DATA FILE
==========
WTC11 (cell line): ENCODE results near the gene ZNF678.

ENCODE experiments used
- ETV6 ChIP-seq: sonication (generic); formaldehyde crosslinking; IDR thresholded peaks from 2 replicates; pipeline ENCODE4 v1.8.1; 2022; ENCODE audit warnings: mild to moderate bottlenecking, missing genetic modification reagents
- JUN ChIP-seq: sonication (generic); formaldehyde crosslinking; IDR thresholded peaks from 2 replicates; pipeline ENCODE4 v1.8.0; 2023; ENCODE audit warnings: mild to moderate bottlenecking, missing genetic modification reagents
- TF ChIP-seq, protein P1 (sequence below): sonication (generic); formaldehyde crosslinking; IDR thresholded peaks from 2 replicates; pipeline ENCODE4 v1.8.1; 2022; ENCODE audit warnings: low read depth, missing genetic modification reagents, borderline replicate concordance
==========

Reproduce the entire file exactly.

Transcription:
WTC11 (cell line): ENCODE results near the gene ZNF678.

ENCODE experiments used
- ETV6 ChIP-seq: sonication (generic); formaldehyde crosslinking; IDR thresholded peaks from 2 replicates; pipeline ENCODE4 v1.8.1; 2022; ENCODE audit warnings: mild to moderate bottlenecking, missing genetic modification reagents
- JUN ChIP-seq: sonication (generic); formaldehyde crosslinking; IDR thresholded peaks from 2 replicates; pipeline ENCODE4 v1.8.0; 2023; ENCODE audit warnings: mild to moderate bottlenecking, missing genetic modification reagents
- TF ChIP-seq, protein P1 (sequence below): sonication (generic); formaldehyde crosslinking; IDR thresholded peaks from 2 replicates; pipeline ENCODE4 v1.8.1; 2022; ENCODE audit warnings: low read depth, missing genetic modification reagents, borderline replicate concordance